BIEL, SWITZERLAND — SOME 900 years ago this week Pope Urban II issued a call from the French town of Clermont for European Christians to mobilize in a crusade to stamp out Islam.
The Crusades ended nearly 200 years later, but the spirit of mutual enmity they aroused has marched on unrelentingly through the centuries.
Now an international gathering of scholars and clerics is appealing for an end to the ever-smoldering sectarian strife. It has just issued a symbolic ''Declaration of Peace'' in this largely Protestant Swiss city on the German-French language frontier where a new Muslim mosque has been dedicated.
The four-page document - formulated by the Swiss Academy for Development (SAD) - proposes that:
* Christians, Muslims, and others try to understand each other the way they understand themselves.
* All faiths and religious skeptics support initiatives to develop school texts acceptable to all parties in history, geography, and other fields - particularly material about Islam and Christianity.
* Followers of both religions avoid abusing free speech when speaking and writing about the other religion.
* Wherever Christians, Muslims, and others live together a permanent interfaith council be set up to prevent violence and advocate human rights for all.
* Christians, Muslims, and others inside and outside Bosnia-Herzegovina work together to reconstruct the country.
* The mass media be urged to enter into a dialogue on ways in which it can promote peace through more responsible journalism.
Acting SAD chairman John Gaitung, a Norwegian social scientist and peace researcher, told the dialogue conference that Pope Urban II had acted nine centuries ago very much as religious extremists act today.
''He needed a common enemy,'' Professor Gaitung said, recalling the pope's effort to reunite Eastern and Western Christendom. ''He did exactly what would be done today. He had reports of extremist and fundamentalist Muslim acts and described them as 'typical.' His religious views allowed him to distort other religions in order to overcome them.''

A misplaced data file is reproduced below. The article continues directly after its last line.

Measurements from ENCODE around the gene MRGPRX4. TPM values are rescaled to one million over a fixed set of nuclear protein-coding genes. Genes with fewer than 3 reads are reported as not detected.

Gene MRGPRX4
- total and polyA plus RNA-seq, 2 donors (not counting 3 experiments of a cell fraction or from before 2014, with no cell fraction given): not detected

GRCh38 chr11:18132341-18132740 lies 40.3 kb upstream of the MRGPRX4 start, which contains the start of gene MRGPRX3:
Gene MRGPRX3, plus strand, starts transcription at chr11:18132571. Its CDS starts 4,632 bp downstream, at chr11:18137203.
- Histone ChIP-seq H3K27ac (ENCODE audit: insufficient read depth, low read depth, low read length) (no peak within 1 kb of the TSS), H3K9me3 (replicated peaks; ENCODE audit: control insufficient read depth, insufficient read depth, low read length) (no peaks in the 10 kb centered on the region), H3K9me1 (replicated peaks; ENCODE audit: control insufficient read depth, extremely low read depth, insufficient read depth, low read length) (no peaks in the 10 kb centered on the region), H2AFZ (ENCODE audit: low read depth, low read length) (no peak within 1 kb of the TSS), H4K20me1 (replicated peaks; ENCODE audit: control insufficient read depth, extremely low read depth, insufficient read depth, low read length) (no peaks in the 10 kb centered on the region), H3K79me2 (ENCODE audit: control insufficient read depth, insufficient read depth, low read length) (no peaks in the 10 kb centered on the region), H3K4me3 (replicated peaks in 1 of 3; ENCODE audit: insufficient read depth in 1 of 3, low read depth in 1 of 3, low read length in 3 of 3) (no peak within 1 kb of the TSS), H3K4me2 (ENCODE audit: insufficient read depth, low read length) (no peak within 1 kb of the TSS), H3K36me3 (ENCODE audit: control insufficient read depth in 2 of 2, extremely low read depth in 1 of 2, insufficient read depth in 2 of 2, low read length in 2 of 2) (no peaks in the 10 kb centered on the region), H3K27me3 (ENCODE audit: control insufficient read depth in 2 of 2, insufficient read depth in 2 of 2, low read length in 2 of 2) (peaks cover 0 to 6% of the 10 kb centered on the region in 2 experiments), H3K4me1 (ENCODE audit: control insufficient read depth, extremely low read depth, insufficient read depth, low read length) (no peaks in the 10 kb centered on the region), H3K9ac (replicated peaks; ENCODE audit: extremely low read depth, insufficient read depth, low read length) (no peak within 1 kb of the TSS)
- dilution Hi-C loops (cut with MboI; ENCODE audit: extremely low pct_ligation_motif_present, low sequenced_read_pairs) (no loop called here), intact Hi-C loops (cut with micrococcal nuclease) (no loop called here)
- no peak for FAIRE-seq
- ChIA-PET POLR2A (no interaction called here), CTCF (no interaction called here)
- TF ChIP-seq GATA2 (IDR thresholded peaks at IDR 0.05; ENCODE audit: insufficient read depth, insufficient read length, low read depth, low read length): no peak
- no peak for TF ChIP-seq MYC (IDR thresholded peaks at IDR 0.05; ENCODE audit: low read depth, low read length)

Reacting to mention of ''Islamic fundamentalism'' in the same pejorative breath as ''extremism,'' Islamic speakers urged that it be avoided. ''It hurts,'' explained a member of Iran's parliament and his country's former United Nations ambassador, Said Rajai Khorasani. ''The concept of fundamentalism is not Islamic but Christian. We try to understand its meaning, but only through listening to you [Western Christians].''
A Greek Orthodox spokesman, Metropolitan Damaskinos of Geneva, agreed that ''Islam doesn't know the term,'' but added that ''both Christianity and Islam are characterized by the spirit of fundamentalism.'' He called this ''an attitude that one's faith and its experience are exclusively identical with truth,'' and said that it denied acceptance of others' faiths.
The Greek cleric said that he has engaged in an ecumenical dialogue with Crown Prince Hassan of Jordan since 1985. The two men have met five times in an effort to understand each other's religious views and to break down prejudices.
''Some 200,000 Muslims live in Switzerland today,'' pointed out Farhad Afshar, an Iranian development sociologist at the University of Bern. ''But we are not permitted to have a cemetery [of our own].''
Muslim speakers, including Iranian Ayatollah Mohamed Taghi Jafari, also deplored the role of the media for fanning the flames of Islamic-Christian disputes. ''We need to invest in eliminating ignorance,'' the ayatollah told the forum. ''Future epochs will look back upon our [warring] behavior today as we look upon the era of slavery.''